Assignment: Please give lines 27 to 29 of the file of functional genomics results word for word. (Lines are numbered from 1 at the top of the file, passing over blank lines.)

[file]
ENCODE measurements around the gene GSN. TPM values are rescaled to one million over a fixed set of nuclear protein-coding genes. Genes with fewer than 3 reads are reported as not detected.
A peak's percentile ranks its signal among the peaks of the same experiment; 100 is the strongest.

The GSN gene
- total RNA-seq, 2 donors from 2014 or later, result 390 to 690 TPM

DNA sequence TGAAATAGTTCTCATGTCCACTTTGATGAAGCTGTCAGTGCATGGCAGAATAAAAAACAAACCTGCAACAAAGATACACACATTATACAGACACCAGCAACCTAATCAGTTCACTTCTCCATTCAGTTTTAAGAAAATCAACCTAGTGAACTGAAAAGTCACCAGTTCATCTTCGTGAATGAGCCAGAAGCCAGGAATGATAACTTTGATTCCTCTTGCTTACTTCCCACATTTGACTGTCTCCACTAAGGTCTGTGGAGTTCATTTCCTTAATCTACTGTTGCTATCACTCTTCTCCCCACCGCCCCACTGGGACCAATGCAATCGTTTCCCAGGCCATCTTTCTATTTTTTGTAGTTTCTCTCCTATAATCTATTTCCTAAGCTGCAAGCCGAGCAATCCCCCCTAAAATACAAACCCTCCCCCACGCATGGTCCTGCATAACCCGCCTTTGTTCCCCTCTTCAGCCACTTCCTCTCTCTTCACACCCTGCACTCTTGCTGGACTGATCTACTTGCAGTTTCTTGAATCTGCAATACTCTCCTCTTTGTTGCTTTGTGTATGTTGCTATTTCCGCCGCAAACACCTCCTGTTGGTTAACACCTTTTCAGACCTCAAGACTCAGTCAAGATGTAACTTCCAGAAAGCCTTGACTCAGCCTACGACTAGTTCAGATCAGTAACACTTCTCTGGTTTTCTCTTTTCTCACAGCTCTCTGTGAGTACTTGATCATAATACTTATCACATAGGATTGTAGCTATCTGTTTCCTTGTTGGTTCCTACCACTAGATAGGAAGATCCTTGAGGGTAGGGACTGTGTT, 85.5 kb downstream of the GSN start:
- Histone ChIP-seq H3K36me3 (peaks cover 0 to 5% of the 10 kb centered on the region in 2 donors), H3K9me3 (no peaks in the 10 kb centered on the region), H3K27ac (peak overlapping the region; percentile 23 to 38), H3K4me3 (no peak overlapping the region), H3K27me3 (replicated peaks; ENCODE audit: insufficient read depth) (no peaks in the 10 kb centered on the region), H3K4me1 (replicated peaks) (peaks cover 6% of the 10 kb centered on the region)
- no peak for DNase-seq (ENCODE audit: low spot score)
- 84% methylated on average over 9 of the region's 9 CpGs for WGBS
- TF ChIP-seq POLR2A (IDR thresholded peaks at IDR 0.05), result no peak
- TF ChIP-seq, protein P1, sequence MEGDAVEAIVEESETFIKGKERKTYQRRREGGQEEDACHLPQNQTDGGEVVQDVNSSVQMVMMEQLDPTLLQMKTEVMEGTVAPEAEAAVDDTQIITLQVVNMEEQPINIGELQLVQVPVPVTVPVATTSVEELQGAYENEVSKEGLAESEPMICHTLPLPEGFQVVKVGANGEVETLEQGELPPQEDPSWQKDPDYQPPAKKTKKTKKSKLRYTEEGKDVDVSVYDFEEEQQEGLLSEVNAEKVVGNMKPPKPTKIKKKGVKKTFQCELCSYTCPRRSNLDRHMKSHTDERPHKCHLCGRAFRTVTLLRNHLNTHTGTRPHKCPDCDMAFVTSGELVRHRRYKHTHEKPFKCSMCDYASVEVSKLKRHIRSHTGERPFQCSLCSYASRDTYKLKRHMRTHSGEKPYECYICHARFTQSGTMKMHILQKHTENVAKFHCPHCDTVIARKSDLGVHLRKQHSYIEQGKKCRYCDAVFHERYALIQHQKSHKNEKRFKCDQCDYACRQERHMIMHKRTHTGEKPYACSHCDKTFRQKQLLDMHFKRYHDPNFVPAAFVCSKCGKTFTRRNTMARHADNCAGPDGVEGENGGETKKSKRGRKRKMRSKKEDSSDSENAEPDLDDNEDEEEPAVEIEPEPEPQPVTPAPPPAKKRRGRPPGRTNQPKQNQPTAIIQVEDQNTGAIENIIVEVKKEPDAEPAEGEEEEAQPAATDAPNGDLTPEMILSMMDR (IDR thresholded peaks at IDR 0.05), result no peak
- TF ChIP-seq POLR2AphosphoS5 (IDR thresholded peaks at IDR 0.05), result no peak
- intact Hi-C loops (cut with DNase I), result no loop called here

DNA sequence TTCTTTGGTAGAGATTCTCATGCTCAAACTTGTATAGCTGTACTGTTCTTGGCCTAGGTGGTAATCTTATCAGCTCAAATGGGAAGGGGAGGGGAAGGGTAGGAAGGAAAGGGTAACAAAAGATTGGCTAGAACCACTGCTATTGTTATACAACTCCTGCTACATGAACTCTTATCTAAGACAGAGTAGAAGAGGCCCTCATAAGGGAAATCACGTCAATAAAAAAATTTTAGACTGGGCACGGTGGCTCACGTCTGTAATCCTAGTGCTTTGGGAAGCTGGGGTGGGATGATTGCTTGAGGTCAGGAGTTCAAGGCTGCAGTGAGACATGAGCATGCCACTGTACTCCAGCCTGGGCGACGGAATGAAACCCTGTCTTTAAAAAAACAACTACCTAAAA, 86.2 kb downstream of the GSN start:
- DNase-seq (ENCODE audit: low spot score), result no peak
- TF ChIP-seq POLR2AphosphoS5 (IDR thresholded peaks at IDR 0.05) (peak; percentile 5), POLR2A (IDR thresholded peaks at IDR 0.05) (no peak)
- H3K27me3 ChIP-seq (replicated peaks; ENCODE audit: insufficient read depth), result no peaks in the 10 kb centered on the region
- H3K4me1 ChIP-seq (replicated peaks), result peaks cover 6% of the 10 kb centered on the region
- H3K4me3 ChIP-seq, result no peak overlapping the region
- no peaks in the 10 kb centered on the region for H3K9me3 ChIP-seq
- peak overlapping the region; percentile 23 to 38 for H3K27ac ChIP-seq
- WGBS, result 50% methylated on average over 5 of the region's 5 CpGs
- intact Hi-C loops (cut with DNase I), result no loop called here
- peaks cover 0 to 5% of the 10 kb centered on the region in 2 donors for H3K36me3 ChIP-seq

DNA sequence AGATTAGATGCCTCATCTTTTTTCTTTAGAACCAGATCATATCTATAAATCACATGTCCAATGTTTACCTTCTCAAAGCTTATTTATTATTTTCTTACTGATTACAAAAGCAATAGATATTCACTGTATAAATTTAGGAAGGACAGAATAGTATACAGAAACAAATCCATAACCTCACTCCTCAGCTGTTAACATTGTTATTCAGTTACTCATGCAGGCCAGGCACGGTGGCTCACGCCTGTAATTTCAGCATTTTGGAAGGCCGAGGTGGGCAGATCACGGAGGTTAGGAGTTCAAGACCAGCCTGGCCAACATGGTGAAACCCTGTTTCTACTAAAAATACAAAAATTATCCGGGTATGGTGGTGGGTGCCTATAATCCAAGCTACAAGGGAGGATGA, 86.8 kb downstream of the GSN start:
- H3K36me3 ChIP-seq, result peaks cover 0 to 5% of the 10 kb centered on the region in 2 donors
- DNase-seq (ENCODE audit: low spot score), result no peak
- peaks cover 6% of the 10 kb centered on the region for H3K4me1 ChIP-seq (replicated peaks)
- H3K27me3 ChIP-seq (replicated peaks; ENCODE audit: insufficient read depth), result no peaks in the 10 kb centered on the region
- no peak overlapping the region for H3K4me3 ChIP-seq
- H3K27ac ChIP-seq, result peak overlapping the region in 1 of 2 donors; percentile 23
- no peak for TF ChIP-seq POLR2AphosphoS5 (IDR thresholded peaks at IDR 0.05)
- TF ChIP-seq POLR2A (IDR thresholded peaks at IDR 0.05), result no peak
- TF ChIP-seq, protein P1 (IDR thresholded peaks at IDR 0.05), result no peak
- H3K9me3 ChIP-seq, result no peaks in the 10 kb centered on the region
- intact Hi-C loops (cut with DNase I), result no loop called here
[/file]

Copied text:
- peaks cover 6% of the 10 kb centered on the region for H3K4me1 ChIP-seq (replicated peaks)
- H3K27me3 ChIP-seq (replicated peaks; ENCODE audit: insufficient read depth), result no peaks in the 10 kb centered on the region
- no peak overlapping the region for H3K4me3 ChIP-seq